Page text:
Community Voices: Kern County falls even further behind as assessed property valuations take significant hit

Kern County, a vital region of the Golden State that has served California residents and businesses for decades, continues to face hurdles unlike any other county across the state. Kern’s longstanding commitment to feed and fuel not just California, but the nation, has been quickly forgotten by those making policy in Sacramento.

Over the last seven years, California counties have seen a 38 percent average increase in assessed property values. Unfortunately, the opposite is true for Kern County. The cumulative change in assessed valuation countywide since 2014 is only 3.93 percent.

The eight counties that share a border with Kern have seen an average 36 percent increase in assessed values since 2014, and the other Central Valley counties have increased an average of 45 percent since 2014. What’s striking and quite alarming, despite population increasing and new economic development, Kern County’s assessment roll has seen largely stagnant growth since 2014, falling behind all other 57 counties in the state and a full 10 percent below the next lowest county in California.


Why are property valuations down in Kern County?

While all other assessed valuations are up by nearly 37 percent in the county, oil and gas assessed property valuations are down by more than 64 percent. But what’s causing the significant shift with oil and gas property valuations? The answer is simple, Sacramento policies that are significantly curtailing oil and gas production across Kern County. As the state restricts the responsible production of oil, it’s not only impacting property tax values, but is also killing jobs, harming small businesses, and impacting residents who depend most on county resources.

It’s important to note, assessed property valuation forms the basis for property tax revenue generation, which is the principal discretionary revenue source of California counties. And in Kern County, property tax revenue accounts for 73 percent of total discretionary and locally controlled spending.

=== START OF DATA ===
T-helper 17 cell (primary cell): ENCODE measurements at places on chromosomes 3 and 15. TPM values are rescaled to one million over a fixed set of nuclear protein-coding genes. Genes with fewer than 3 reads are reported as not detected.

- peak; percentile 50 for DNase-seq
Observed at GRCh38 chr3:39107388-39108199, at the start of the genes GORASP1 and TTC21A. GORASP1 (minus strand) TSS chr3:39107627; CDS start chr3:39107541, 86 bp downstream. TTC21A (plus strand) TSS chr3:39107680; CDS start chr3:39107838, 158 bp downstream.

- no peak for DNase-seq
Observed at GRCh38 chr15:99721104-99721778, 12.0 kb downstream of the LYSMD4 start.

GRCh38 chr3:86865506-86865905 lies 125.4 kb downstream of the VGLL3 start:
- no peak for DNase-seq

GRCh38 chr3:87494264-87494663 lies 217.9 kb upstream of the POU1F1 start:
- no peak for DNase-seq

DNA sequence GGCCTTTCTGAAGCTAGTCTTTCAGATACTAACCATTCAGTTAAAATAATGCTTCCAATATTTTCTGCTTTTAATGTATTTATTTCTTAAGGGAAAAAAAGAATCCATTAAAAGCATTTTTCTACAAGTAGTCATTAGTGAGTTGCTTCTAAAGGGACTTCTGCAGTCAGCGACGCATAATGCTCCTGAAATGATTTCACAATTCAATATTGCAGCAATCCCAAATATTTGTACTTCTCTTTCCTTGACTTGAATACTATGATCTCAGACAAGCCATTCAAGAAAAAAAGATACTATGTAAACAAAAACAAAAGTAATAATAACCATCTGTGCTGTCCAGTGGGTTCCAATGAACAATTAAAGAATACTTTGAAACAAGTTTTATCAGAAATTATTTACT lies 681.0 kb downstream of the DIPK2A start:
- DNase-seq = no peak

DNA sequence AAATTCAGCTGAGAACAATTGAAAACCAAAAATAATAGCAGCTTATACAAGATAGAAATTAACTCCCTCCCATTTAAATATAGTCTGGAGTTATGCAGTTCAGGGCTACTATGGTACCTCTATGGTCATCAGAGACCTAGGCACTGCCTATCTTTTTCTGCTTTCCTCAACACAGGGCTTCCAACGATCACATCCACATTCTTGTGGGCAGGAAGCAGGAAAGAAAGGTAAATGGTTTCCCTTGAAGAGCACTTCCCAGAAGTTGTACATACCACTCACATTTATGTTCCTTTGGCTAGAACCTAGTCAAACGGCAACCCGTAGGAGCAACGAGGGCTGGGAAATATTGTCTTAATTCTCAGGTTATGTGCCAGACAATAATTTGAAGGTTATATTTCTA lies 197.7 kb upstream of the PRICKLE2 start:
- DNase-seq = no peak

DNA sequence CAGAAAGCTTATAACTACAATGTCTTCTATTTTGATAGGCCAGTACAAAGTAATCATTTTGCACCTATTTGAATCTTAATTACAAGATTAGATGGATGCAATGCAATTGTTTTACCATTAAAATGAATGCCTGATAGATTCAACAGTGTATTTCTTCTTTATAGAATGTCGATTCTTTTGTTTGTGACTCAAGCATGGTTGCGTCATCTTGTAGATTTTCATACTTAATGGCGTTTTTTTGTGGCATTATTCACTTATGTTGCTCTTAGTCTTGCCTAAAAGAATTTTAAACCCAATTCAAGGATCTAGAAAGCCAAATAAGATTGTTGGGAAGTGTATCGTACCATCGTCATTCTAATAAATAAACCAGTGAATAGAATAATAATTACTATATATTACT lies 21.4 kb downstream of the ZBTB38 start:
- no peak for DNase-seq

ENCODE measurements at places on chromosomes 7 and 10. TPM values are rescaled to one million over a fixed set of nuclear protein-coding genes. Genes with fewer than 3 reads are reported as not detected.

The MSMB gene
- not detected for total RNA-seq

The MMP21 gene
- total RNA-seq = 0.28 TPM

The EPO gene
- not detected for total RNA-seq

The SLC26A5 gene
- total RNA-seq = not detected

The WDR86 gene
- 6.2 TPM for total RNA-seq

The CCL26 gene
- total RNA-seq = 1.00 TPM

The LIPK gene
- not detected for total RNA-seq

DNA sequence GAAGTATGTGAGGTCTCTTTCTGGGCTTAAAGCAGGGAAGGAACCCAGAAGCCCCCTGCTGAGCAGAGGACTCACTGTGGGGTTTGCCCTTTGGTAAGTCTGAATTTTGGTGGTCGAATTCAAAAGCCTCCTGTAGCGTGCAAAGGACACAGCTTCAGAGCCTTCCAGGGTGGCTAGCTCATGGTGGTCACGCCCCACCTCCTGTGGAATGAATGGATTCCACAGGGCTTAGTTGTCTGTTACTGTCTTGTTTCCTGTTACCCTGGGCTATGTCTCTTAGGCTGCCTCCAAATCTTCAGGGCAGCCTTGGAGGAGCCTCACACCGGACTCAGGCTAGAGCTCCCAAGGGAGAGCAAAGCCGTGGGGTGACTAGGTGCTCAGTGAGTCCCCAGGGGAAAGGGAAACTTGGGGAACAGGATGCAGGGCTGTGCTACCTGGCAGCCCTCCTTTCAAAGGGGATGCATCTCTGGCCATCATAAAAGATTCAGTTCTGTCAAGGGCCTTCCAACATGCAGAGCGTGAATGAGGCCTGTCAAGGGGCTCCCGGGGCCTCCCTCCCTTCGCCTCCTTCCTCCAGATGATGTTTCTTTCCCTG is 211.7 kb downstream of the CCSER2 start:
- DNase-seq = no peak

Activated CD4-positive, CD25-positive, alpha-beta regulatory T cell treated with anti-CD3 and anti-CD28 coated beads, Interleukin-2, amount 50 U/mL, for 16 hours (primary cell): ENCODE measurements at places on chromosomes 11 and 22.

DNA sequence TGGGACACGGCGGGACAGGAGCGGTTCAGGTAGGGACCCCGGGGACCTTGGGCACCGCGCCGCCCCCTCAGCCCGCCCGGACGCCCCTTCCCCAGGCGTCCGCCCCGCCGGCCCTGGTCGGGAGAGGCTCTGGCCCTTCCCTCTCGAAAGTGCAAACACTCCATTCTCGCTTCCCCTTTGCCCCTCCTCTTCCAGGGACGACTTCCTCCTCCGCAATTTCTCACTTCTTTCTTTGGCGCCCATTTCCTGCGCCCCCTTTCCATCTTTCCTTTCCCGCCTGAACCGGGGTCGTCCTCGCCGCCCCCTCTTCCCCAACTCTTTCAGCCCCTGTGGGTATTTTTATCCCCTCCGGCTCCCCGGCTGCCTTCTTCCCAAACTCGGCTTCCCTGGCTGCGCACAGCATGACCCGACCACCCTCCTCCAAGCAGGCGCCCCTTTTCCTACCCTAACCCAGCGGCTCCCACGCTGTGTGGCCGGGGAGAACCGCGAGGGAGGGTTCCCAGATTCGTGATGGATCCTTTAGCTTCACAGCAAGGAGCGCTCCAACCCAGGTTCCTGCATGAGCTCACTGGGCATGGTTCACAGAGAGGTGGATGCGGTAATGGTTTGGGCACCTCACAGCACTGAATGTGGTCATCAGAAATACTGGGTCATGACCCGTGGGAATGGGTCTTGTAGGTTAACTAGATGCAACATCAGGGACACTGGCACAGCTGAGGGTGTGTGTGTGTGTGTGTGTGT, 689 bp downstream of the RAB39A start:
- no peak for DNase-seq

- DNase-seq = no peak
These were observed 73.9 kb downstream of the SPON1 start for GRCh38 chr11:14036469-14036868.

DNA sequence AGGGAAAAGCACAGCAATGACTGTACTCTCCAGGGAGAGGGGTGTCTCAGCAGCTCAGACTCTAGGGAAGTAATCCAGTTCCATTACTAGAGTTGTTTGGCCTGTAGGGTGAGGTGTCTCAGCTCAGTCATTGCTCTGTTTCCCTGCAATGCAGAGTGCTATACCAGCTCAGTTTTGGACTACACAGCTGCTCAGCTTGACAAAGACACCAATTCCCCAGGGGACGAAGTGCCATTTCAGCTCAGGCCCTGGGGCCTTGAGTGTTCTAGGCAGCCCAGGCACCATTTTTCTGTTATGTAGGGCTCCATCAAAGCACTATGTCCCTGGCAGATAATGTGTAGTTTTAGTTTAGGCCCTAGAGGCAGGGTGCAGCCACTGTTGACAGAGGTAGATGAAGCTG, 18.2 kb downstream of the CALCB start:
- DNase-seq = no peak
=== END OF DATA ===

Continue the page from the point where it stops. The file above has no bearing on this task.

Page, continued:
To make matters even worse, the state offers a solar tax exclusion exempting solar landowners from property tax, further reducing property tax for Kern County by $20 million per year.

Essential services and critical programs impacted

As a result of the significant decline in oil and gas property tax revenue, the county’s general fund and fire fund combined over the last seven years is down more than 64 percent, for a total loss of nearly $380 million. How can one county in such a short period of time sustain such a financial hit while trying to provide essential services and critical programs to its nearly 1 million residents? Another simple answer, it can’t. And in the short-term, the county is partially relying on a one-time commitment from the federal government as part of the 2022 budget, which is not yet reliable or sustainable.

Policies coming out of Sacramento continue to cost the county millions of dollars, over $500 million combined in the past 10 years, uniquely undercutting Kern County’s ability to invest in vital services and control our fiscal future.


Nearly $200 million in annual local property tax revenue from the oil and gas industry funds critical Kern County programs and essential services. As a result of these flawed and misguided state policies, the county is anticipating massive budget cuts to vital county programs and essential services. More than 20 percent of discretionary funds are expected to evaporate as state policies take effect, leaving the county to only operate what is mandated, resulting in cuts including:

• 7.4 percent ($80.5 million) of total general fund revenue

• 85.1 percent ($103.8 million) of funding for the Kern County Superintendent of Schools

• 13 percent of total firefighting revenue

• $12.2 million to fire, police, water, and other special districts

• $600,000 to incorporated cities

• 7.6 percent of total funding for the Kern Mosquito and Vector Control District

Governor Newsom promised that all “regions would rise together,” but Kern County residents continue to fall behind. There is an easy solution that will help everyone — the state should approve permits for the production of oil and gas to address high gas prices and by doing so the state will help Kern County recover the lost property tax revenue that it desperately needs.


Michael Turnipseed is the executive director of the Kern County Taxpayers Association. KernTax is a member-supported, 501(c)4 nonprofit corporation with the mission to bring about a more accountable, effective, efficient and reliable government.

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Kern Citizens for Energy